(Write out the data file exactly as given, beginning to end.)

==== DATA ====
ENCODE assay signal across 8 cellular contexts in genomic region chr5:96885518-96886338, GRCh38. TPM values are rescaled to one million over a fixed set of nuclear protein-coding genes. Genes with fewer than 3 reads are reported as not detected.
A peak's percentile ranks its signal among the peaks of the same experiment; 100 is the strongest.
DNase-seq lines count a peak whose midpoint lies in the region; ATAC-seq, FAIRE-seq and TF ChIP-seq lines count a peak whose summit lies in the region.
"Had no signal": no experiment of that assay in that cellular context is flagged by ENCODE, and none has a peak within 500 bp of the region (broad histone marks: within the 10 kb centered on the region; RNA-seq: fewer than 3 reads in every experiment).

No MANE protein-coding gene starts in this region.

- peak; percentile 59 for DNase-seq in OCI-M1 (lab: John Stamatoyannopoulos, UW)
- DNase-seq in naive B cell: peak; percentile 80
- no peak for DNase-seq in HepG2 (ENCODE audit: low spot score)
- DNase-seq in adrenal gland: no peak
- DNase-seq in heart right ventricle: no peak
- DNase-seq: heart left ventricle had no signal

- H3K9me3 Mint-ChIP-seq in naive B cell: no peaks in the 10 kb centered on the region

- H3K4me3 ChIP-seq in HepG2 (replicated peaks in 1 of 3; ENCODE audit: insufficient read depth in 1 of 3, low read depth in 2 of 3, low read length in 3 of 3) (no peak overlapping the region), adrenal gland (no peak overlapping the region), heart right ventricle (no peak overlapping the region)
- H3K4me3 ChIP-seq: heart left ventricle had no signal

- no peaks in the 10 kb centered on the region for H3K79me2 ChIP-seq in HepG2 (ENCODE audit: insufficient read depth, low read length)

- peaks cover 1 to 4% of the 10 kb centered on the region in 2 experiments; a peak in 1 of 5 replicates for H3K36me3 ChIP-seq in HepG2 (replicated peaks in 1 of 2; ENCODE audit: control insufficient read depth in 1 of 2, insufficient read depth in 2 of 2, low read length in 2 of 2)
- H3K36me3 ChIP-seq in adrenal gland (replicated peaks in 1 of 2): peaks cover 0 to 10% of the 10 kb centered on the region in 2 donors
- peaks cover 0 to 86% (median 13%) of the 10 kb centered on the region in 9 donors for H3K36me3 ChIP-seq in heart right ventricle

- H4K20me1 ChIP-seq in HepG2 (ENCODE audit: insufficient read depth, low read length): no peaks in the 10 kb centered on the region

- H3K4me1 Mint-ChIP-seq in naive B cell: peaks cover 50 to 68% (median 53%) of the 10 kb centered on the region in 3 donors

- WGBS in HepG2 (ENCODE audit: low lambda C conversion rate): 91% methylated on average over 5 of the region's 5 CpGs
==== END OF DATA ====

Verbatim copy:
ENCODE assay signal across 8 cellular contexts in genomic region chr5:96885518-96886338, GRCh38. TPM values are rescaled to one million over a fixed set of nuclear protein-coding genes. Genes with fewer than 3 reads are reported as not detected.
A peak's percentile ranks its signal among the peaks of the same experiment; 100 is the strongest.
DNase-seq lines count a peak whose midpoint lies in the region; ATAC-seq, FAIRE-seq and TF ChIP-seq lines count a peak whose summit lies in the region.
"Had no signal": no experiment of that assay in that cellular context is flagged by ENCODE, and none has a peak within 500 bp of the region (broad histone marks: within the 10 kb centered on the region; RNA-seq: fewer than 3 reads in every experiment).

No MANE protein-coding gene starts in this region.

- peak; percentile 59 for DNase-seq in OCI-M1 (lab: John Stamatoyannopoulos, UW)
- DNase-seq in naive B cell: peak; percentile 80
- no peak for DNase-seq in HepG2 (ENCODE audit: low spot score)
- DNase-seq in adrenal gland: no peak
- DNase-seq in heart right ventricle: no peak
- DNase-seq: heart left ventricle had no signal

- H3K9me3 Mint-ChIP-seq in naive B cell: no peaks in the 10 kb centered on the region

- H3K4me3 ChIP-seq in HepG2 (replicated peaks in 1 of 3; ENCODE audit: insufficient read depth in 1 of 3, low read depth in 2 of 3, low read length in 3 of 3) (no peak overlapping the region), adrenal gland (no peak overlapping the region), heart right ventricle (no peak overlapping the region)
- H3K4me3 ChIP-seq: heart left ventricle had no signal

- no peaks in the 10 kb centered on the region for H3K79me2 ChIP-seq in HepG2 (ENCODE audit: insufficient read depth, low read length)

- peaks cover 1 to 4% of the 10 kb centered on the region in 2 experiments; a peak in 1 of 5 replicates for H3K36me3 ChIP-seq in HepG2 (replicated peaks in 1 of 2; ENCODE audit: control insufficient read depth in 1 of 2, insufficient read depth in 2 of 2, low read length in 2 of 2)
- H3K36me3 ChIP-seq in adrenal gland (replicated peaks in 1 of 2): peaks cover 0 to 10% of the 10 kb centered on the region in 2 donors
- peaks cover 0 to 86% (median 13%) of the 10 kb centered on the region in 9 donors for H3K36me3 ChIP-seq in heart right ventricle

- H4K20me1 ChIP-seq in HepG2 (ENCODE audit: insufficient read depth, low read length): no peaks in the 10 kb centered on the region

- H3K4me1 Mint-ChIP-seq in naive B cell: peaks cover 50 to 68% (median 53%) of the 10 kb centered on the region in 3 donors

- WGBS in HepG2 (ENCODE audit: low lambda C conversion rate): 91% methylated on average over 5 of the region's 5 CpGs